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Warlock Asylum International News

Art, History, Music, Politics, and Spirituality For The Modern Alchemist – circulation in over 129 countries

Whore of Babylon, Queen of Heaven

Inanna continued her way toward the underworld. She journeyed from ancient Sumer up the land between the rivers Tigris and Euphrates, through the whole of Babylon and into Hittite Haran. She traveled into Canaan with the Habiru who called her Ishtar. She went with them into Egypt and they called her Ashtarot` when she returned, leaving behind only a memory; the myth of Isis.

She saw god-kings and city-states rise and fall; patriarchs murdered by sons who took their places and their names; armies and wars of territory and dominion. She traveled with the armies, with the whores and the musicians and the eunuch priests, offering solace in their tents, in tabernacles of sex and salvation.

She had bastard sons by kings. She washed the feet of gods amongst men.

She saw villages burned and statues toppled. She saw kingdoms become federations, federations become empires. She saw whole dynasties of deities overthrown, their names and faces obliterated from the monuments they’d built. So, unlike them, she took new names; new faces. Times changed and she changed with them.

She never accepted the new order that was tearing down the old around her, but she knew better than to fight it, watching the others stripped of honor; stripped of reverence, stripped of godhood, still calling themselves Sovereigns even as the Covenant shattered every idol in their temples.

So she traveled as supplicant, as refugee; with mystery as her protector rather than force; cults rather than armies.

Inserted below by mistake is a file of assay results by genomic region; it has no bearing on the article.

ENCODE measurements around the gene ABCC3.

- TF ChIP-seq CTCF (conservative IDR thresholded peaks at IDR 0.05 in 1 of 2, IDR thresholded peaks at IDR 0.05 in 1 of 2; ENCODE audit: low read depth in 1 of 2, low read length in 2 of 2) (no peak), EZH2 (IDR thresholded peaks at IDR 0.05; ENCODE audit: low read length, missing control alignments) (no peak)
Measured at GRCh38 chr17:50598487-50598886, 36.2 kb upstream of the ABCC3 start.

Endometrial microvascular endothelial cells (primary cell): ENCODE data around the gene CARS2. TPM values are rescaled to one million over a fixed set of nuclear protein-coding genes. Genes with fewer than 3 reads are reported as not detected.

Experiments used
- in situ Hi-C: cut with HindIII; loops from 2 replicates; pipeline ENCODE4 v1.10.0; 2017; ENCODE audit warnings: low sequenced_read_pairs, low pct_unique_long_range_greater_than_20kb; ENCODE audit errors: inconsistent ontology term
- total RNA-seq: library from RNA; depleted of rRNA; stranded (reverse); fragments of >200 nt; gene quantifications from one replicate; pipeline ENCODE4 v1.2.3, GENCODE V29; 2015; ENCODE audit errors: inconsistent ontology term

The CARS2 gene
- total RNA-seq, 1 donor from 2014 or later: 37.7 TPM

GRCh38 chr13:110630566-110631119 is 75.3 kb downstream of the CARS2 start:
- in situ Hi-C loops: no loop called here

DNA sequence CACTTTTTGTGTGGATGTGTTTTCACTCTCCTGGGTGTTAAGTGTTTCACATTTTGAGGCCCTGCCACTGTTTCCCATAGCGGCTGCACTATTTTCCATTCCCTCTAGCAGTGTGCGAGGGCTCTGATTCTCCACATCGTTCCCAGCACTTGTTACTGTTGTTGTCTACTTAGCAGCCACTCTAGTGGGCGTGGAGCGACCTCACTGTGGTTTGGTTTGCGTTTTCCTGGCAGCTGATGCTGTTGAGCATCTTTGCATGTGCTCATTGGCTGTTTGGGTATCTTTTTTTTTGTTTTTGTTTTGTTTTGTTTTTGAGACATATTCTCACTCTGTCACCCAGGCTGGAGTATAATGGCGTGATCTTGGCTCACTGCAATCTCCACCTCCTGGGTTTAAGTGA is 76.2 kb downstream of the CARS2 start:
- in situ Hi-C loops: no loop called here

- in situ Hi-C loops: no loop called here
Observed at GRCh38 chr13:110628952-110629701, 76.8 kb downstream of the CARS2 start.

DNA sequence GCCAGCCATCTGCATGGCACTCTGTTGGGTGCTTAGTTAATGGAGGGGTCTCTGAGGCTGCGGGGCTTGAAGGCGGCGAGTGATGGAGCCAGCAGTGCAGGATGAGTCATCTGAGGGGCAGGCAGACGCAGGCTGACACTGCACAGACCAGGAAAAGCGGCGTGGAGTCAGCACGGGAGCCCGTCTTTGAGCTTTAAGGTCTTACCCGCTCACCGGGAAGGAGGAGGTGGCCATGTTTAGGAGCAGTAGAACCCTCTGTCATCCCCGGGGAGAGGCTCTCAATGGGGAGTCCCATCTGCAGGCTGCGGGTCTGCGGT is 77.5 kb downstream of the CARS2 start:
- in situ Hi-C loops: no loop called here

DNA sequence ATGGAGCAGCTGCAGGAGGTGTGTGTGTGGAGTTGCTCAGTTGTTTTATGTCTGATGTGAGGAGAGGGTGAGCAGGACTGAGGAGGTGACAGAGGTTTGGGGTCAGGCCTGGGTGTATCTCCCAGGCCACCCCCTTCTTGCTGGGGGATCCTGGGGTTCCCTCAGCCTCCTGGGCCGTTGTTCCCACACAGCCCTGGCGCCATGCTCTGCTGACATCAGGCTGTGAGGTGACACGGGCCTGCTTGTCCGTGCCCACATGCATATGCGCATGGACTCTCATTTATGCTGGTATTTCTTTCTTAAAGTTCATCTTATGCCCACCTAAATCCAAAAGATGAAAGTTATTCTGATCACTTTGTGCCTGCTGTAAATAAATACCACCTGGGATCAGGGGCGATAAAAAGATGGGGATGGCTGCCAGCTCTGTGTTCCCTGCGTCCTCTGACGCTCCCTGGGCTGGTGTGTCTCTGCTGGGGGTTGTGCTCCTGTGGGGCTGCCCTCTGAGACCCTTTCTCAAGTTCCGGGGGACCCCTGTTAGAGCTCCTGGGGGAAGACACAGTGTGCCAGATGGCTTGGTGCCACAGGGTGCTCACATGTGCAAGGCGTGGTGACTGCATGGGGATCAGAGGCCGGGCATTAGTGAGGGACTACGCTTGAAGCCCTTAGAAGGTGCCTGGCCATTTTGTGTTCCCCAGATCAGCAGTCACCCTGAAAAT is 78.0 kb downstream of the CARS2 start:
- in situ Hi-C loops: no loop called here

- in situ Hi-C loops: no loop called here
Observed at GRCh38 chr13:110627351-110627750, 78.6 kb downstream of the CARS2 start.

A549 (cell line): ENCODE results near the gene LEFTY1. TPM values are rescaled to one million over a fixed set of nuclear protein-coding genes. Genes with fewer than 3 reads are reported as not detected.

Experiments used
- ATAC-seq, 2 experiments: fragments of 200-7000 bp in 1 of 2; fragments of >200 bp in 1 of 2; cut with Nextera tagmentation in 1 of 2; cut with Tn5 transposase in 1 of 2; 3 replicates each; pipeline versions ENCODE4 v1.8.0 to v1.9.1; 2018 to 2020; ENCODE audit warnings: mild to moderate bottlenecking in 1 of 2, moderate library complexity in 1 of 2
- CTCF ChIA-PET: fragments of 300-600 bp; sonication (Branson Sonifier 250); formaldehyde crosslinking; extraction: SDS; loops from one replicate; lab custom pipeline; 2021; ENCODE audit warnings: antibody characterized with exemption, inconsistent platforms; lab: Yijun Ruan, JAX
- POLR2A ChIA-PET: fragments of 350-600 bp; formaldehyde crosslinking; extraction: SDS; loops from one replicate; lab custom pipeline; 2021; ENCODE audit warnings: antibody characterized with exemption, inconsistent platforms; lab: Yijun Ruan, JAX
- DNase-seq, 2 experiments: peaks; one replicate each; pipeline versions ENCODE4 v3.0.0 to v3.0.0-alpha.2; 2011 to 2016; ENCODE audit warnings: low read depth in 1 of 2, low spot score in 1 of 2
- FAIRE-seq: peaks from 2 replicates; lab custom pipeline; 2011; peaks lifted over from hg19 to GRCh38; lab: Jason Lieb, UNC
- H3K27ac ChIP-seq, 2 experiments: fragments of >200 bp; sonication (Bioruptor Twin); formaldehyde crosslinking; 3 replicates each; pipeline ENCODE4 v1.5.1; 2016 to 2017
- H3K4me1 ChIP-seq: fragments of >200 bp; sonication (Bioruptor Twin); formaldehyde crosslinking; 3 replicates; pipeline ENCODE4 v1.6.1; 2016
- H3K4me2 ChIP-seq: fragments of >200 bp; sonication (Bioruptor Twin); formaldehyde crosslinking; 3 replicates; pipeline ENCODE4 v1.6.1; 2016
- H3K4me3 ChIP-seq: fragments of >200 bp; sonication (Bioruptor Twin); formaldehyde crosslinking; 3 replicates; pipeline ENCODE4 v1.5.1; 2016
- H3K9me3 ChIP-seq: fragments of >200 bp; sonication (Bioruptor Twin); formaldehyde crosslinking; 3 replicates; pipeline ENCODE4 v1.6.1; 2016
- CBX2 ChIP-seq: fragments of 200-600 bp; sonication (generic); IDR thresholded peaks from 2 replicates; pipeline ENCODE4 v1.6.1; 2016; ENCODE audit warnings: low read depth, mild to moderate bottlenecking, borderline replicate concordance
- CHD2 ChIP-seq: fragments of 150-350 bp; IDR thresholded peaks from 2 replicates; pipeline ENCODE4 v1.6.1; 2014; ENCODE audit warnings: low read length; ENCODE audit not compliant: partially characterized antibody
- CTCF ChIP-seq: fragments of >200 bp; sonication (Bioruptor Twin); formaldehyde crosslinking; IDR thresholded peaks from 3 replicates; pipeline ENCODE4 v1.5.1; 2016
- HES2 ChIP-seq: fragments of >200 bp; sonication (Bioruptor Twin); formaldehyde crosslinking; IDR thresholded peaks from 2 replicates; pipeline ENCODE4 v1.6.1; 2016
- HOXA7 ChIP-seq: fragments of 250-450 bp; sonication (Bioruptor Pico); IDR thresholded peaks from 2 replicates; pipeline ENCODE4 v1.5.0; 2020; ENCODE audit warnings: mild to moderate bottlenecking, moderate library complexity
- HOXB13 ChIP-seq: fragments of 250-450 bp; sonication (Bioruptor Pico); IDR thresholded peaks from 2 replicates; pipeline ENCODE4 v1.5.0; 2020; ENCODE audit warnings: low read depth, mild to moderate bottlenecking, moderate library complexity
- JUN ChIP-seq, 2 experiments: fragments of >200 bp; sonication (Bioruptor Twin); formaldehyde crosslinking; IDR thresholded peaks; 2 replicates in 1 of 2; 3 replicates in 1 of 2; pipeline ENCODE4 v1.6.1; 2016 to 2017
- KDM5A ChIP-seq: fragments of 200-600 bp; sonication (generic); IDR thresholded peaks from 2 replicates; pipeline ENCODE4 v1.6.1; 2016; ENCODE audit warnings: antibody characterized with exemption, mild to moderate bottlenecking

She saw the seeds she dropped behind her take root in the earth, and grow only to be crushed by military boots.

She traveled with slaves and criminals.

She went from Israel, to Byzantium and Rome, this Queen of Heaven — [a] Blessed Mother, full of Grace, her new name and old titles echoing amongst the vaults of stone cathedrals; spaces as vast and hollow as the temples left long empty in Uruk and Badtibira, Zabalam and Nippur, Kish and Akkad.

She traveled in statues and pietas, painted in indigo and gold in old Renaissance frescoes, Russian icons; traveled to the New World with conquistadors and missionaries; to plantations where the slaves danced round the fires at night, possessed by gods, by saints, by loas and orishas; journeyed across time to a New Age of carnival mythology, and stars worshiped in glossy parchments sold at newsstands; of rosaries and Tarot cards and television earth mothers fussing over the broken hearts and wounded prides of soft, spoiled inner children.

She journeyed on the Road of No Return, to the dark mansion of the god of Death; the house where those who enter never leave, where those who enter lose all light, and feed on dust and clay for bread.

They see no sun; they dwell in Night, clothed in black feathers of the carrion crow.

Over the door and the bolt of the dark house, dust settles, [and] moss and mildew grow.

She stopped, this Whore of Babylon; this Queen of Heaven. Inanna stopped before the entrance to the Underworld, and turned to look back at her servant, who had followed her down through the centuries; [through[ the millenia.

“Go now, Lady Shubur,” she said. “Do not forget my words.”

“My Queen,” said Lady Shubur.

“Go”

— Hal Duncan, Vellum
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